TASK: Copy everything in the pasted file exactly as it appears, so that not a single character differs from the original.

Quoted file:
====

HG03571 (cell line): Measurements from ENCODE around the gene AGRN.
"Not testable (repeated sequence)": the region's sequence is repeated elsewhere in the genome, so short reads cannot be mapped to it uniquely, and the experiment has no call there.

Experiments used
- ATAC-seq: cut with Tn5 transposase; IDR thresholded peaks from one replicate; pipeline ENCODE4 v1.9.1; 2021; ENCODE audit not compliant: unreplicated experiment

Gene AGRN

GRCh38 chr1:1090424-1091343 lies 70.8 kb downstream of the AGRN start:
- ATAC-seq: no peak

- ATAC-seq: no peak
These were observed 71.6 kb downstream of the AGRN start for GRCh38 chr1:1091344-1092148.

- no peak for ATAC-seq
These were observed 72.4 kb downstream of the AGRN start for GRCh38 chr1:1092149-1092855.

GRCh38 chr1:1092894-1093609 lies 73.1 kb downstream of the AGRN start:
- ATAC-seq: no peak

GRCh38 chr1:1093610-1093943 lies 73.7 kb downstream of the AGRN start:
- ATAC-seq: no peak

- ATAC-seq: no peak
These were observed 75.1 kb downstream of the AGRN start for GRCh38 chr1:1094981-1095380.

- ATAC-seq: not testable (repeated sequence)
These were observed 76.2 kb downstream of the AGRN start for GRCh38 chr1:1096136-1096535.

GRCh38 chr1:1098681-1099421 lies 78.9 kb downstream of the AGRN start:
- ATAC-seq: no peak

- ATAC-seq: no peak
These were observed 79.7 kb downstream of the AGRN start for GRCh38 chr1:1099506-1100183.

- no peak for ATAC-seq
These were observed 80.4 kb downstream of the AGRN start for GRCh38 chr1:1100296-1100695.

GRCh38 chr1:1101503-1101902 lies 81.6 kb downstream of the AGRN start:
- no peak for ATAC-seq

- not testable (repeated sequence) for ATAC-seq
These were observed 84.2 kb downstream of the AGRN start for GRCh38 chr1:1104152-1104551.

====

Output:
HG03571 (cell line): Measurements from ENCODE around the gene AGRN.
"Not testable (repeated sequence)": the region's sequence is repeated elsewhere in the genome, so short reads cannot be mapped to it uniquely, and the experiment has no call there.

Experiments used
- ATAC-seq: cut with Tn5 transposase; IDR thresholded peaks from one replicate; pipeline ENCODE4 v1.9.1; 2021; ENCODE audit not compliant: unreplicated experiment

Gene AGRN

GRCh38 chr1:1090424-1091343 lies 70.8 kb downstream of the AGRN start:
- ATAC-seq: no peak

- ATAC-seq: no peak
These were observed 71.6 kb downstream of the AGRN start for GRCh38 chr1:1091344-1092148.

- no peak for ATAC-seq
These were observed 72.4 kb downstream of the AGRN start for GRCh38 chr1:1092149-1092855.

GRCh38 chr1:1092894-1093609 lies 73.1 kb downstream of the AGRN start:
- ATAC-seq: no peak

GRCh38 chr1:1093610-1093943 lies 73.7 kb downstream of the AGRN start:
- ATAC-seq: no peak

- ATAC-seq: no peak
These were observed 75.1 kb downstream of the AGRN start for GRCh38 chr1:1094981-1095380.

- ATAC-seq: not testable (repeated sequence)
These were observed 76.2 kb downstream of the AGRN start for GRCh38 chr1:1096136-1096535.

GRCh38 chr1:1098681-1099421 lies 78.9 kb downstream of the AGRN start:
- ATAC-seq: no peak

- ATAC-seq: no peak
These were observed 79.7 kb downstream of the AGRN start for GRCh38 chr1:1099506-1100183.

- no peak for ATAC-seq
These were observed 80.4 kb downstream of the AGRN start for GRCh38 chr1:1100296-1100695.

GRCh38 chr1:1101503-1101902 lies 81.6 kb downstream of the AGRN start:
- no peak for ATAC-seq

- not testable (repeated sequence) for ATAC-seq
These were observed 84.2 kb downstream of the AGRN start for GRCh38 chr1:1104152-1104551.